The state of North Carolina should not be able to ban U.S. Rep. Madison Cawthorn from running for reelection, one of his lawyers argued in federal court Tuesday, citing the First Amendment as well as an 1872 law offering amnesty to Confederate rebels after the Civil War.

The state shouldn’t even be able to start an inquiry into whether Cawthorn is qualified to run, said James Bopp, Cawthorn’s attorney.

Cawthorn’s eligibility has been challenged by a group of voters in his western North Carolina district. They say there’s reason to suspect he may have helped plan the Jan. 6, 2021, attack on Congress — or at least set the stage for the violence that day.

Cawthorn and others took actions that “led directly, intentionally, and foreseeably to the insurrectionists’ violent assault on the Capitol,” the complaint alleges, adding: “Representative Cawthorn has advocated for political violence both before and after the insurrection.”

If the process moves forward, Cawthorn — who spoke at the rally before the attack but has denied the allegations so far — could be forced to testify under oath if he wants to continue running for reelection.

Bopp said that shouldn’t be allowed to happen. He’s also representing Georgia Republican Rep. Marjorie Taylor Greene in a similar case.

“You can’t even consider whether to disqualify him,” he said. “You can’t do it at all.”

Bopp said only two groups of people should be able to decide who should or shouldn’t be in Congress: voters and Congress itself.

“In a democracy, where we have the right to vote, and we have the First Amendment, we leave a lot of things to the voters,” he said.

Cawthorn’s reelection isn’t as guaranteed now as it seemed when the challenge was first filed, several months ago, to keep him off the ballot.

Election Day in the 2022 primary is just two weeks away, and some top GOP leaders have endorsed one of his opponents, following Cawthorn’s recent remarks about fellow Republicans in Washington being involved in drug use and orgies.

But while Republicans have been angry about those comments, it was Cawthorn’s actions surrounding the Jan. 6 attack on Congress that angered Democrats and prompted this challenge that now has them all in federal court.

No matter the allegations, Bopp said, it’s up to voters to decide who they want representing them, and the only people who can remove a sitting member of Congress like Cawthorn from office are fellow members of Congress.

The U.S. Constitution states that in Congress, “each house shall be the judge of the elections, returns and qualifications of its own members.”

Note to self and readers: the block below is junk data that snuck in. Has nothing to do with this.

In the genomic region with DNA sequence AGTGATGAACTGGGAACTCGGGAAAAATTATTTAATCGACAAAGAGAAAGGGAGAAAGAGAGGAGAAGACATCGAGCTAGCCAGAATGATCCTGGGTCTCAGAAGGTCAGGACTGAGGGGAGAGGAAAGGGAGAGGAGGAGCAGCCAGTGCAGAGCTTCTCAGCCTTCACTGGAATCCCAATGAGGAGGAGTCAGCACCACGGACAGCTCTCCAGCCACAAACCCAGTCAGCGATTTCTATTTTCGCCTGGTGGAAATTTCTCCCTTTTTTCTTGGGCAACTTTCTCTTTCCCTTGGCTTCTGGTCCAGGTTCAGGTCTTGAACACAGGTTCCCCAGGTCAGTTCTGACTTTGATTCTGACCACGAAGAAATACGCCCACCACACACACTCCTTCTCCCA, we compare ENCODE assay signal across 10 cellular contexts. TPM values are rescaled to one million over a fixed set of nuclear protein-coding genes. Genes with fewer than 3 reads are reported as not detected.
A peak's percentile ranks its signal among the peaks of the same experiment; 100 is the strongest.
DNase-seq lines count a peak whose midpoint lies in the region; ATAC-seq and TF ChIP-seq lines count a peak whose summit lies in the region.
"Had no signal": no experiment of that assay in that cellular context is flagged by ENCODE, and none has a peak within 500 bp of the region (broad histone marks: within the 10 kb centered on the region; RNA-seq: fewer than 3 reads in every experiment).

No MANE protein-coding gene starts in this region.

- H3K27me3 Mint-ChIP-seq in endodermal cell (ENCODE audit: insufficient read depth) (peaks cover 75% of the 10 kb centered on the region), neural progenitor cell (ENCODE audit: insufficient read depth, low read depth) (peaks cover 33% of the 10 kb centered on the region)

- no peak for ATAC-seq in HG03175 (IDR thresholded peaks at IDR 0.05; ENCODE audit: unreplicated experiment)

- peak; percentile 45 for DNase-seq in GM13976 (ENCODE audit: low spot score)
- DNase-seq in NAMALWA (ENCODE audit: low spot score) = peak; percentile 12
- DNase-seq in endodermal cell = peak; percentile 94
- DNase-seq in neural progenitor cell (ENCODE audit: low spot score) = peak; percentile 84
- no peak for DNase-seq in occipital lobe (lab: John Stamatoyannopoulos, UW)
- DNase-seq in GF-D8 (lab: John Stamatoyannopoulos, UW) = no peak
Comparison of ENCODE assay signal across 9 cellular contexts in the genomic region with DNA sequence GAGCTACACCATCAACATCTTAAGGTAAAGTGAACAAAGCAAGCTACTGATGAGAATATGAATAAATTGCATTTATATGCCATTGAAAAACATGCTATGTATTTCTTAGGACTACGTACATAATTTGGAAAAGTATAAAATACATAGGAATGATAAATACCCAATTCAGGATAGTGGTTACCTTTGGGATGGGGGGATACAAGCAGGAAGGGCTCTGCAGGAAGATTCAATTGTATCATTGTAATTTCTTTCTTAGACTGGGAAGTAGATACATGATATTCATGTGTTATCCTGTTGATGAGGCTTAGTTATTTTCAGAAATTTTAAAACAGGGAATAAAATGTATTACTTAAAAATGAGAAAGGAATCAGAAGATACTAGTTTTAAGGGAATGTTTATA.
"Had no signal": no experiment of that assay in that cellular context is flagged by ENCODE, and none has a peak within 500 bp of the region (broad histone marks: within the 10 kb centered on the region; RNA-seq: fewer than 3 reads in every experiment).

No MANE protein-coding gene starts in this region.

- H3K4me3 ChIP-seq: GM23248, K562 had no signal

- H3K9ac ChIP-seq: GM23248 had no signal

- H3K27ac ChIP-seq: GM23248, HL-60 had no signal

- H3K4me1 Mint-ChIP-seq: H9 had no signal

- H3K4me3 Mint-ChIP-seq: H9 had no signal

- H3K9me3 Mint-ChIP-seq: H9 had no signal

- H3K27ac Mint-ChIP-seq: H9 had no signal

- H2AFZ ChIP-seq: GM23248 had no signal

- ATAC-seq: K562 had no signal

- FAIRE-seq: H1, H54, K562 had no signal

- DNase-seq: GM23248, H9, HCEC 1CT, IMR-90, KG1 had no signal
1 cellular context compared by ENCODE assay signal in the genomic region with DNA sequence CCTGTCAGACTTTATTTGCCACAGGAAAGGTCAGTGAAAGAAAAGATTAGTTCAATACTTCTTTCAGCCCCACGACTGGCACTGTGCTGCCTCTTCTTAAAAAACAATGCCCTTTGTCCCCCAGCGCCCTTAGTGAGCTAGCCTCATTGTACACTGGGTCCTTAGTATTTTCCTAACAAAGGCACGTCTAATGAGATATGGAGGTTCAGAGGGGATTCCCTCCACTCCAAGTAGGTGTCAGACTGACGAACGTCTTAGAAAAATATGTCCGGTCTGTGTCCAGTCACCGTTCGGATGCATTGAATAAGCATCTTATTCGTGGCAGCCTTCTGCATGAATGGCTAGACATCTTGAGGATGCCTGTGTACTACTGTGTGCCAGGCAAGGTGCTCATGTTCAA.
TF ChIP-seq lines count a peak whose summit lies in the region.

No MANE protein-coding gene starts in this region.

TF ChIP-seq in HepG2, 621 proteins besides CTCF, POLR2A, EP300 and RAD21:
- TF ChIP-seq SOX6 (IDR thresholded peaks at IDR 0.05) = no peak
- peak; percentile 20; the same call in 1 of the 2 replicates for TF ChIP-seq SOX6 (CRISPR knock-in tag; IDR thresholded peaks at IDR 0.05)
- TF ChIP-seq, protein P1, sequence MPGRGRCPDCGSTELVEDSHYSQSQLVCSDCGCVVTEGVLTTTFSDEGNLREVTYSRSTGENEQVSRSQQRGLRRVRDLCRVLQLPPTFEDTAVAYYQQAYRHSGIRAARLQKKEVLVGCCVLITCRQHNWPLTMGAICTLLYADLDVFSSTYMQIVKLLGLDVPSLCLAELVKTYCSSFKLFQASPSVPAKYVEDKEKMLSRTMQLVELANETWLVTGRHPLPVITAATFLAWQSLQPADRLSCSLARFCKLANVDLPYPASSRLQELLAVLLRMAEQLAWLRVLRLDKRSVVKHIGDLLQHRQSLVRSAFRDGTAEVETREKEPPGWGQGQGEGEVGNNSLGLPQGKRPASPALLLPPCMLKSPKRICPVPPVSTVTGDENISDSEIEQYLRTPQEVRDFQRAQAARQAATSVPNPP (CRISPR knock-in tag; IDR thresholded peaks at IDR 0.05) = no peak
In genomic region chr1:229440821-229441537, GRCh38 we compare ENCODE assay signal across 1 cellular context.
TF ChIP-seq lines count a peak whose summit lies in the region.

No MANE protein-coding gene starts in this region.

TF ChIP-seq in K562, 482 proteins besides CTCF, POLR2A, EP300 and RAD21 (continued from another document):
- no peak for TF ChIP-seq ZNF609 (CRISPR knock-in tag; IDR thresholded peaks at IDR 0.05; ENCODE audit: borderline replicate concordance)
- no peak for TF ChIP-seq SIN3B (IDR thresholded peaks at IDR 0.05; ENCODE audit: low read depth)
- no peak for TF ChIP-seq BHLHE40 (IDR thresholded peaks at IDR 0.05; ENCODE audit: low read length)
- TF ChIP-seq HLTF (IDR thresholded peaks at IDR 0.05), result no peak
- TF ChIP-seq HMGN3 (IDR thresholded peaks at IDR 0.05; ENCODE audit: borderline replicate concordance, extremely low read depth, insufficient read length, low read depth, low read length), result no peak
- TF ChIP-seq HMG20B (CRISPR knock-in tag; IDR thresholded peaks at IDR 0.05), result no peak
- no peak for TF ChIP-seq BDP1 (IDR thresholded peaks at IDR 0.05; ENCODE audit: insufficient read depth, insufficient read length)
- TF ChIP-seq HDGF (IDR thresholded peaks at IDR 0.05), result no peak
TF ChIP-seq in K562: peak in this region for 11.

Congress voting to expel its own members is rare, but it has happened. In all of U.S. history only 20 members of Congress have ever been expelled, and it’s only happened twice since the Civil War.

Represented in court Tuesday by Raleigh attorney Press Millen, the challengers say the state has not just the ability to make a decision in this case, but the duty, because their challenge is based on the 14th Amendment. Its main purpose was to extend legal protections to newly free Black people after the Civil War, but its third section also bans insurrectionists from holding federal office. And part of the conditions for being let back into the Union during Reconstruction was for ex-Confederate states to ratify that amendment.

“North Carolina would not be a state today if it had not explicitly agreed to enforce Section 3 of the 14th Amendment,” Millen said.

While his challengers point to the 14th Amendment, however, Cawthorn’s defense has pointed to a pro-Confederate amnesty law passed a few years later, arguing it should also protect him.

That argument has already won once in court.

A federal trial judge who heard the case in March — Richard Myers, an appointee of Donald Trump — ruled in favor of Cawthorn. His ruling focused heavily on the argument about the Confederate amnesty act overriding the 14th Amendment. That set up Tuesday’s hearing in front of the 4th Circuit Court of Appeals, which covers the mid-Atlantic region of the country.

The three judges hearing arguments Tuesday were Julius Richardson, a Trump appointee from South Carolina; James Wynn, a Barack Obama appointee from North Carolina; and Toby Heytens, a Joe Biden appointee from Virginia.

They didn’t immediately issue a ruling Tuesday, and it was difficult to determine which way they might lean after they spent the afternoon peppering both lawyers with questions. At one point Wynn pressed Bopp on the logical extension of his argument that state officials have no authority to determine who can run for election.

“So, somebody from South Carolina can file for any seat they want to in North Carolina, never having lived there a day in their life, and there’s nothing North Carolina, or a court, can do about it?” Wynn asked.

Bopp said that’s right.

“Congress can do something about it, or the voters can do something about it,” he said.

Millen, however, said the only way Cawthorn’s argument makes sense is by interpreting a law, passed in the wake of the Civil War, as giving automatic amnesty to any American ever involved in any attack on the federal government in the future — even now, 150 years later — and overriding a constitutional amendment in the process.

“That defies logic and common sense,” he said.


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